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Re^5: Stopping an HTTP::Server::Simple server

by tilly (Archbishop)
on Jan 26, 2011 at 14:54 UTC ( #884361=note: print w/replies, xml ) Need Help??

in reply to Re^4: Stopping an HTTP::Server::Simple server
in thread Stopping an HTTP::Server::Simple server

Another possibility is that the op is trying to launch the webserver in one process invocation, and then kill it in another. In which case $pid will have to be written to/from a file.
  • Comment on Re^5: Stopping an HTTP::Server::Simple server

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Re^6: Stopping an HTTP::Server::Simple server
by textual (Novice) on Jan 26, 2011 at 16:38 UTC
    Thanks a lot for your replies.

    Sorry, my previous answer was ambiguous: $pid is undefined in the handle_request () method of MyWebServer, but it is correctly set to something like "-1470" in

    In fact, writing this in effectively stops the server immediately:
    use strict; use warnings; use MyWebServer; my $server = MyWebServer->new(8080); my $pid = $server->background(); kill 9, $pid;

    But in order to execute this instruction in response to some HTTP request, (I think) I need to call it from within a handler in MyWebServer.

    I find that the following:
    kill 9, $$;
    effectively stops the server if it is added anywhere in's "body" (e.g. at the first line), but not if it is added in the handle_request() method.

    I've also tried tilly's suggestion to have write the PID in a file, then have handle_request() read this file. It does succeed at passing the PID, and I do not get the "Can't kill a non-numeric process ID" message anymore, however the call to kill does not stop the server in this case.

      If your server is non-forking, you should be able just call exit to stop the server. That will do the same thing as the kill line.

      If the server is forking under the hood, then in handling a web request you are just killing the child process that is handling that request and another will be spawned shortly. In that case you would need to kill some set of processes to shut it down. What set depends on how it is set up. For instance if it forks for every request received, then killing your parent process (which getppid should give you) will do it. If it preforks and has a pool of processes, then you need to kill them all. Typically you can do that by sending the right signal to the parent process.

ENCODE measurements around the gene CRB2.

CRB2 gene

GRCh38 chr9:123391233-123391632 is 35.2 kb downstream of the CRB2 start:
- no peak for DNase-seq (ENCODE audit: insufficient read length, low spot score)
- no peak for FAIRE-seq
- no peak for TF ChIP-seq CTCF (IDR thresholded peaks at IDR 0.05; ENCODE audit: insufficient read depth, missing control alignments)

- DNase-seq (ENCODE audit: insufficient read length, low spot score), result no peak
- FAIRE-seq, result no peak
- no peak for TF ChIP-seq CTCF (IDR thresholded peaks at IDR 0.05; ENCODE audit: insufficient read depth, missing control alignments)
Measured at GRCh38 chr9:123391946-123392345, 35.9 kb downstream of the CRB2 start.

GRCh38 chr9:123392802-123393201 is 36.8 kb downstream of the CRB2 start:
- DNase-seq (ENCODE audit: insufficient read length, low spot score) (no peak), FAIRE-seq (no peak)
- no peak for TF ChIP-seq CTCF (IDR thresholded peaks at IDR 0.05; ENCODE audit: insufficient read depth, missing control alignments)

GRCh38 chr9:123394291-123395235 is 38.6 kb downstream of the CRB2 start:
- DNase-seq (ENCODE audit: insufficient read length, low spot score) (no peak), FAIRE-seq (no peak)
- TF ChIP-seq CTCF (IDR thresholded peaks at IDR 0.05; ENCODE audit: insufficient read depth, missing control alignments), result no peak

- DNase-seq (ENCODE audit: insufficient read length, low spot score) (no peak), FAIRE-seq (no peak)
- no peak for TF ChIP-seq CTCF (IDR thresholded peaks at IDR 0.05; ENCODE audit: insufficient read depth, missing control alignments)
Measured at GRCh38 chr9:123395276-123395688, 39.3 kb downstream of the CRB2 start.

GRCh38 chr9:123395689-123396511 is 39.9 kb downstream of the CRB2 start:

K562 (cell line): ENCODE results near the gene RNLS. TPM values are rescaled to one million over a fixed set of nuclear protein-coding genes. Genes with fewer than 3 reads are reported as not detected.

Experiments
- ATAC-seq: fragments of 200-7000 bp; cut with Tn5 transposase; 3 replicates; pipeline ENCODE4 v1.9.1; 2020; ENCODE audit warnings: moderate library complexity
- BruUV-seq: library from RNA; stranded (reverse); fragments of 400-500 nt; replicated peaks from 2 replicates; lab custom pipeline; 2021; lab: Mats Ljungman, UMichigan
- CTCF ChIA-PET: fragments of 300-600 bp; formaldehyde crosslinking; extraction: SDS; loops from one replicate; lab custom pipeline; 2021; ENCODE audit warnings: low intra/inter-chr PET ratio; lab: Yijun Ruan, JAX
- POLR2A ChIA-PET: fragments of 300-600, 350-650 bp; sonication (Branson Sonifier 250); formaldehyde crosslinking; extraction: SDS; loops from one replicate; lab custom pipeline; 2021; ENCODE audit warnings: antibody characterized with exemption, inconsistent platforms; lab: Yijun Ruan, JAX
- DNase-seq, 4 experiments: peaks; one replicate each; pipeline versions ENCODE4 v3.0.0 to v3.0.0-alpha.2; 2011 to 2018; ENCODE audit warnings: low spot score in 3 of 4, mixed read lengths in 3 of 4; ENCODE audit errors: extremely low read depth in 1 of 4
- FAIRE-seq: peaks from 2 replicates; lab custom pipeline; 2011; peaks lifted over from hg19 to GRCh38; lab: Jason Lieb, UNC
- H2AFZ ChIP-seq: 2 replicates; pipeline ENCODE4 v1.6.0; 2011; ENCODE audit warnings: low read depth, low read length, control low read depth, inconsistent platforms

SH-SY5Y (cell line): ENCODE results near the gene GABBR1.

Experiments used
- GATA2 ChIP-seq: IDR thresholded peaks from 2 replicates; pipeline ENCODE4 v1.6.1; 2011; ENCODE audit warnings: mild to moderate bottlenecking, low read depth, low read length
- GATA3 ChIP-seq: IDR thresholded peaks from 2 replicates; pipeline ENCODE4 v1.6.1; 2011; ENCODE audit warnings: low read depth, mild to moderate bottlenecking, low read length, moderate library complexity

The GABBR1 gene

Given your described behavior, it sounds like it may be forking. (That, or kill -9 is failing somehow.)

        Thanks again for your help, which makes this site the unique resource it is.

        Using exit from within the handler does the job! This seems to be the natural solution I've failed to come up with. So in
        package MyWebServer; use strict; use warnings; use HTTP::Server::Simple::CGI; use base qw(HTTP::Server::Simple::CGI); sub handle_request { exit; } 1;

        For the sake of completeness, here's the code where the PID was written in a file (with some diagnostics sent to STDERR). Note that it didn't stop the server:

        use strict; use warnings; use MyWebServer; my $server = MyWebServer->new( 8080 ); my $pid = $server->background(); print STDERR $pid, "\n"; open( my $fh, '>', 'pid.txt' ) || die; print $fh $pid; close $fh;
        And in
        package MyWebServer; use strict; use warnings; use HTTP::Server::Simple::CGI; use base qw(HTTP::Server::Simple::CGI); sub handle_request { open( my $fh, '<', 'pid.txt' ) || die; my $pid = <$fh>; close $fh; print STDERR $pid, "\n"; kill 9, $pid; } 1;

      ->handle_request() will be called in a child process, so it's no surprise that $pid is undefined there (see previous discussion), as $pid is only set in the parent. kill 9, $$ only kills the child process, so that won't work either.

      You haven't shown the code that you used to write the PID to a file. You should show that code, or output more diagnostics while running your code to track what values $$ and $pid have at which time, and also what the values read from the .pid file are. Do you check for failure when opening the file in the child?

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